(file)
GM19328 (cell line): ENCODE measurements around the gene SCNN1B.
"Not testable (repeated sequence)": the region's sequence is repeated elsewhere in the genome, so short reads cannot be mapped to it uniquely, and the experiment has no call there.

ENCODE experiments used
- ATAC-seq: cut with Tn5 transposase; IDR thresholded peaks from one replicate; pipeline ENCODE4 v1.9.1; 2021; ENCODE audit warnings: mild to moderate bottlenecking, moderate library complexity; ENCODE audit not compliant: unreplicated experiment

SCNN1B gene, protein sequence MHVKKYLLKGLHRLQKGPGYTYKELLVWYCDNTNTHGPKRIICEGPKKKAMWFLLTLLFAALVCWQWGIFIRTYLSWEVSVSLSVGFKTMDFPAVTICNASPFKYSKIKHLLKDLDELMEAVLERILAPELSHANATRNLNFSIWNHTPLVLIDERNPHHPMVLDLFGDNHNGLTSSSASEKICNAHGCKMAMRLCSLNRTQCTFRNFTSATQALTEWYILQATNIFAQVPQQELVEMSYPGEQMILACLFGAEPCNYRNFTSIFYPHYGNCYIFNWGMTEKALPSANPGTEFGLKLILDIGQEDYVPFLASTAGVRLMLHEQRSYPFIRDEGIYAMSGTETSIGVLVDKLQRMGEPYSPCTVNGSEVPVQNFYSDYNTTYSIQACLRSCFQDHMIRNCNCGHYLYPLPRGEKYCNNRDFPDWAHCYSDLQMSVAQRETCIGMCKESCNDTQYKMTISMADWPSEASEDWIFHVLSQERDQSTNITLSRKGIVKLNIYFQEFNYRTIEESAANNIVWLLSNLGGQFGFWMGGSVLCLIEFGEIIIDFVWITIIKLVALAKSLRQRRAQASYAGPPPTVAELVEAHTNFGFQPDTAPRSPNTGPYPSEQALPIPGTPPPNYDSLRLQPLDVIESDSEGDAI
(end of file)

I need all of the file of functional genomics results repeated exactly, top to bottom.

GM19328 (cell line): ENCODE measurements around the gene SCNN1B.
"Not testable (repeated sequence)": the region's sequence is repeated elsewhere in the genome, so short reads cannot be mapped to it uniquely, and the experiment has no call there.

ENCODE experiments used
- ATAC-seq: cut with Tn5 transposase; IDR thresholded peaks from one replicate; pipeline ENCODE4 v1.9.1; 2021; ENCODE audit warnings: mild to moderate bottlenecking, moderate library complexity; ENCODE audit not compliant: unreplicated experiment

SCNN1B gene, protein sequence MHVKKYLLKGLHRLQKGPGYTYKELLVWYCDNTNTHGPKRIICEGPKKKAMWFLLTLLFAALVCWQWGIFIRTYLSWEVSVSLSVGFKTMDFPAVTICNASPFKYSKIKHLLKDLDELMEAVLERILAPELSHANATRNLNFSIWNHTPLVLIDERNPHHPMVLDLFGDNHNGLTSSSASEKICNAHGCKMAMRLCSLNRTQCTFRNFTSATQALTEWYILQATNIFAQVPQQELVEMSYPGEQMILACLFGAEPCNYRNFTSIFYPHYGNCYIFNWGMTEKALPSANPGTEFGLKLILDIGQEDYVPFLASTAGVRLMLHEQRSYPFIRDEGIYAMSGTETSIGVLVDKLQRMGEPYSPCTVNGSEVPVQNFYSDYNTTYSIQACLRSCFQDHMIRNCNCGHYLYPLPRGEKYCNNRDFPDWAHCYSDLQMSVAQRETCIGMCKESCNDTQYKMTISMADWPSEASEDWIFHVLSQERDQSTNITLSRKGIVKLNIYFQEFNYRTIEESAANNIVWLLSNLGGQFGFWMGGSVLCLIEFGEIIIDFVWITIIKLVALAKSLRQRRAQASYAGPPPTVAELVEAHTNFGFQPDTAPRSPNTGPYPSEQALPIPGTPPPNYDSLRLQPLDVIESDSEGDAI